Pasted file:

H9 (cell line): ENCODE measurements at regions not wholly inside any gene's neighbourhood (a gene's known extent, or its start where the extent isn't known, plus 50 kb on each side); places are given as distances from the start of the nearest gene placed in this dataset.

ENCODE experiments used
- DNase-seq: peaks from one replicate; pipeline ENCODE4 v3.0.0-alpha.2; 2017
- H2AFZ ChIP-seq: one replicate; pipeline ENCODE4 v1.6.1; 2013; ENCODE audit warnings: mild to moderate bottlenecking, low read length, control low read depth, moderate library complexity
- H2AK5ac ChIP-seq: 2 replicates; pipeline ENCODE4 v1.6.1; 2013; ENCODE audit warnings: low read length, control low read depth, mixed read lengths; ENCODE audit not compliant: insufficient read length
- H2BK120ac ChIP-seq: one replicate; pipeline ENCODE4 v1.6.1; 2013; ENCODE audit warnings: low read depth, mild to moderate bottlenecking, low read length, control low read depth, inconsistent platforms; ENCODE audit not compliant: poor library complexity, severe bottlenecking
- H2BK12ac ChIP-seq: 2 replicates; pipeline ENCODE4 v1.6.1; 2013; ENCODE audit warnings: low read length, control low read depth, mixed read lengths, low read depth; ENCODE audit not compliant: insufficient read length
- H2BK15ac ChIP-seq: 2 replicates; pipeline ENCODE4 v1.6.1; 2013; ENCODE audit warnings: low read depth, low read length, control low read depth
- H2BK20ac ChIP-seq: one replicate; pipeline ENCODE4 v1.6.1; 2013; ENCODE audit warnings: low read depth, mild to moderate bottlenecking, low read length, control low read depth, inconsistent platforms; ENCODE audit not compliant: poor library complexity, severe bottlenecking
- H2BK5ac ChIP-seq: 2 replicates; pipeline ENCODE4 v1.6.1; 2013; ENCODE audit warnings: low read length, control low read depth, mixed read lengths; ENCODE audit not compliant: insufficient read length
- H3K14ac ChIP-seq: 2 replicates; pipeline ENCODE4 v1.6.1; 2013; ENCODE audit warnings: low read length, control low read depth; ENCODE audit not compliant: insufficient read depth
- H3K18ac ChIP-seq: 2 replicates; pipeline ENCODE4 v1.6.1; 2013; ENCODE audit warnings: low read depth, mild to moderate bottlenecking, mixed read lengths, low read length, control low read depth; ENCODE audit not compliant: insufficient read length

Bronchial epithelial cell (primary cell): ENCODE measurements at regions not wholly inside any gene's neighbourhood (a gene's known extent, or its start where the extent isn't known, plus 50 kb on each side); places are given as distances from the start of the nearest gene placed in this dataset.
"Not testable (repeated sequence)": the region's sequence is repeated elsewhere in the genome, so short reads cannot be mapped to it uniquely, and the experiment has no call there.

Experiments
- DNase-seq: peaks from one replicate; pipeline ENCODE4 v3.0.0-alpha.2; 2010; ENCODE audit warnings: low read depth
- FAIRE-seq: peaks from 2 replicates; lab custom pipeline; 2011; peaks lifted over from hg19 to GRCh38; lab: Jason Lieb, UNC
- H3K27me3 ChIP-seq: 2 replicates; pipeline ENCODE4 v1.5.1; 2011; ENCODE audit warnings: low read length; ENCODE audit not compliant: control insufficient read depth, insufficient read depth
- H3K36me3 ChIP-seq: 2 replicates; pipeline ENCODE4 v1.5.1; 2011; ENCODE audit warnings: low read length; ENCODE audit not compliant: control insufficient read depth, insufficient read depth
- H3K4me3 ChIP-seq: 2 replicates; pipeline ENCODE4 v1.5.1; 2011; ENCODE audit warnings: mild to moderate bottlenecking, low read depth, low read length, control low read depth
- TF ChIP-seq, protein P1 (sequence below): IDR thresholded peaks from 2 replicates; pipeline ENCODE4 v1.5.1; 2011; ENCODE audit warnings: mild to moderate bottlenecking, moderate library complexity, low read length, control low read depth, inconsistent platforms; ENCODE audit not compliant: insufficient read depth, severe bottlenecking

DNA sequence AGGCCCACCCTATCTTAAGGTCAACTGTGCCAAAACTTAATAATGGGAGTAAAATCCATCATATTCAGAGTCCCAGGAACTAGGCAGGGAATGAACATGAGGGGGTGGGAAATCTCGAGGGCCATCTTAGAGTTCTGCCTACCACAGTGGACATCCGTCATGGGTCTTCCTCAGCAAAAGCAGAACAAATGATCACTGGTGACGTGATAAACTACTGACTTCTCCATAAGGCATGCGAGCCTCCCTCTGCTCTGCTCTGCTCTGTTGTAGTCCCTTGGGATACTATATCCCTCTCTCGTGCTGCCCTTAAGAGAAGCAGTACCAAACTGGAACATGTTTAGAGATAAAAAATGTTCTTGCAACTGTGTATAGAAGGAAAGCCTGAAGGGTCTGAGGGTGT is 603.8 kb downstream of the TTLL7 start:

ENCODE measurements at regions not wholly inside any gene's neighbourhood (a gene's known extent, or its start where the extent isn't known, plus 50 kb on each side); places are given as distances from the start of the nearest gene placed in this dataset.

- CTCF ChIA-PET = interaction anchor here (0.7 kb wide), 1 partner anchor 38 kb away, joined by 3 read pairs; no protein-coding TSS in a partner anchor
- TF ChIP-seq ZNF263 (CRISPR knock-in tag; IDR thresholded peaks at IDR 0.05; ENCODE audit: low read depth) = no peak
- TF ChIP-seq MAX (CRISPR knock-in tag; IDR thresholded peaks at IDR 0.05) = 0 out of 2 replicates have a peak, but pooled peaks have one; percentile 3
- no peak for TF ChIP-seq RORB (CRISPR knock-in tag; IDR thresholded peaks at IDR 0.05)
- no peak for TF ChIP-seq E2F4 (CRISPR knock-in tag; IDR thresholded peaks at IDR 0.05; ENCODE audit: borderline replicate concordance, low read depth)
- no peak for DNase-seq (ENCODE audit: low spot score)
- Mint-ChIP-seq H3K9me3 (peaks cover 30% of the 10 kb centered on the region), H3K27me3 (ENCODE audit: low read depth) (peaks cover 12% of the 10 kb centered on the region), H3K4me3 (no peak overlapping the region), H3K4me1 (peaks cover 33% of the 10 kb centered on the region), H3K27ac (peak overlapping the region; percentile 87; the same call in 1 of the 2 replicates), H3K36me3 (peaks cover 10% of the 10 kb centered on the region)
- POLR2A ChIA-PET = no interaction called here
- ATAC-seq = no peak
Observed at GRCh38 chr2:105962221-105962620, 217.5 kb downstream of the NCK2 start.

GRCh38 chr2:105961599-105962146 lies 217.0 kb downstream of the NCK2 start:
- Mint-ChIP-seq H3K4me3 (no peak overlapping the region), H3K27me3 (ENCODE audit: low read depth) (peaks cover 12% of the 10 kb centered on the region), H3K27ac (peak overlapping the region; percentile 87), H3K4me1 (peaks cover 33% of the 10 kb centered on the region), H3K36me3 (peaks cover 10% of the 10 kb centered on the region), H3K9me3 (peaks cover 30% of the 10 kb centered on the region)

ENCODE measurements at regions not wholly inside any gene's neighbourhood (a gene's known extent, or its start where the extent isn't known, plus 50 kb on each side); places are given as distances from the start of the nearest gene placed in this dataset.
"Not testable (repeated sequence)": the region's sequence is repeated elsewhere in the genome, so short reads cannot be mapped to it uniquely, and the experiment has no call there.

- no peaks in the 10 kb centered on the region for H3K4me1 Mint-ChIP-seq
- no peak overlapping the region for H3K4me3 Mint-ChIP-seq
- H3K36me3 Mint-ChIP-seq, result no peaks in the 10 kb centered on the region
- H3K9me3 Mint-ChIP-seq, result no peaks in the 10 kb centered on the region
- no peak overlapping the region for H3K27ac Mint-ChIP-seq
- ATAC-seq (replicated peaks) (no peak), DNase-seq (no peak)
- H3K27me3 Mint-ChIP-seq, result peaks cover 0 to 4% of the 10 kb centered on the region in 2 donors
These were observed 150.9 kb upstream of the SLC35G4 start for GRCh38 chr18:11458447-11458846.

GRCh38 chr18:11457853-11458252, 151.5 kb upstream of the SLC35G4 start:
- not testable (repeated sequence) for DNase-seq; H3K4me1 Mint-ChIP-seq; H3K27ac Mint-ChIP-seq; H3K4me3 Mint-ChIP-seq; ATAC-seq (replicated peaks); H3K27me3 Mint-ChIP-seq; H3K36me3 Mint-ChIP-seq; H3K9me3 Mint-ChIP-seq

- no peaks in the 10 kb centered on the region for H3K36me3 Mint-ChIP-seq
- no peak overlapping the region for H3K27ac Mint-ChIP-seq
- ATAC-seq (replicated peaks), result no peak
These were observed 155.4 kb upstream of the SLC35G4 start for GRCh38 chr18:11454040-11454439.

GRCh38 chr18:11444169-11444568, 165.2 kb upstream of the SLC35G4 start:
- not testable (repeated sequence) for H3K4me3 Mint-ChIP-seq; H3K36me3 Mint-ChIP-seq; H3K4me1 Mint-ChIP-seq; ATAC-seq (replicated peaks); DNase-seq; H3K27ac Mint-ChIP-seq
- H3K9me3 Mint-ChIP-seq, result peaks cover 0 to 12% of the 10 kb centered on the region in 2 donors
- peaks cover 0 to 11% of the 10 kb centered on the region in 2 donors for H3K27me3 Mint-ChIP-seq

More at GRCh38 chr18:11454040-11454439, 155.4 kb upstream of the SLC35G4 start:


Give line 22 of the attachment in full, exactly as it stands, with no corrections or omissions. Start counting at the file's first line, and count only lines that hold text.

DNA sequence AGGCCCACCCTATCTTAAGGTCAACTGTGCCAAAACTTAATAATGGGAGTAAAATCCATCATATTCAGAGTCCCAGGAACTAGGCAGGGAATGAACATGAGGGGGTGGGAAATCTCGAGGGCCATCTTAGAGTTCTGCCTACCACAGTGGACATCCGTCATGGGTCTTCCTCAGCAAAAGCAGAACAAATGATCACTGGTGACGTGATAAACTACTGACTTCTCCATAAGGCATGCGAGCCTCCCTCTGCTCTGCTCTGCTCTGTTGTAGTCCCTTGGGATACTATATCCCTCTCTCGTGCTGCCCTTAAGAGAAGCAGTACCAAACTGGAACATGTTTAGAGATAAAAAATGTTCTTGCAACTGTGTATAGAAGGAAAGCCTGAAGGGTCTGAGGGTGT is 603.8 kb downstream of the TTLL7 start: